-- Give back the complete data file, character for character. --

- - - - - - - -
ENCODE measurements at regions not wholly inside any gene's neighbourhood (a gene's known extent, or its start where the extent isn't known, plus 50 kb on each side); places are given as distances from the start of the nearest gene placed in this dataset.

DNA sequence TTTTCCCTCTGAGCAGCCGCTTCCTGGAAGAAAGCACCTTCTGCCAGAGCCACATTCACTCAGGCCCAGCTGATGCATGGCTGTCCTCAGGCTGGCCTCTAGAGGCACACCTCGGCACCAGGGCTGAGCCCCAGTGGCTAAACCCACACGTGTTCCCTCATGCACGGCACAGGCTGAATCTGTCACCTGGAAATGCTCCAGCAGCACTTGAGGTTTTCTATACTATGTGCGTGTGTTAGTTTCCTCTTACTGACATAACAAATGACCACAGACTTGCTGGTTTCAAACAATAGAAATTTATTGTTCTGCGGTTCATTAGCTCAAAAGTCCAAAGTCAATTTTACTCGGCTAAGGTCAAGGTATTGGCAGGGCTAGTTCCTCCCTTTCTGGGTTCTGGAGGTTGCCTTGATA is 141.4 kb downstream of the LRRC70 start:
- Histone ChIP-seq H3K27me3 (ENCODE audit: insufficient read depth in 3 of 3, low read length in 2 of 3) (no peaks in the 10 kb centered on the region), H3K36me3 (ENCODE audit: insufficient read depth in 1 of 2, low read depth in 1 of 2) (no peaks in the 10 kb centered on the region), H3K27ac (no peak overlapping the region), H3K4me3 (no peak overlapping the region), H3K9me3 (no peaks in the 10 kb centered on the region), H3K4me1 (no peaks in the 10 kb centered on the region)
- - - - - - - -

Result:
ENCODE measurements at regions not wholly inside any gene's neighbourhood (a gene's known extent, or its start where the extent isn't known, plus 50 kb on each side); places are given as distances from the start of the nearest gene placed in this dataset.

DNA sequence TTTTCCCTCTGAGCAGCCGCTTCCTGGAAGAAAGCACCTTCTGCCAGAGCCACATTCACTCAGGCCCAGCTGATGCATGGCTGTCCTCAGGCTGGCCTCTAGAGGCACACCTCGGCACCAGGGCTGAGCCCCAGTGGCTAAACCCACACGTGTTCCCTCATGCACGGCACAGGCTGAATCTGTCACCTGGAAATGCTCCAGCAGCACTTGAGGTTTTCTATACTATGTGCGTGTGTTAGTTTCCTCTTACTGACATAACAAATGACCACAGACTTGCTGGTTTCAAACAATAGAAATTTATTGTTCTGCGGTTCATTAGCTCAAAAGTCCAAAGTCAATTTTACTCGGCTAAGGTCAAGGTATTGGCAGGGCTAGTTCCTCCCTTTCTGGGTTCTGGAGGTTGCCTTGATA is 141.4 kb downstream of the LRRC70 start:
- Histone ChIP-seq H3K27me3 (ENCODE audit: insufficient read depth in 3 of 3, low read length in 2 of 3) (no peaks in the 10 kb centered on the region), H3K36me3 (ENCODE audit: insufficient read depth in 1 of 2, low read depth in 1 of 2) (no peaks in the 10 kb centered on the region), H3K27ac (no peak overlapping the region), H3K4me3 (no peak overlapping the region), H3K9me3 (no peaks in the 10 kb centered on the region), H3K4me1 (no peaks in the 10 kb centered on the region)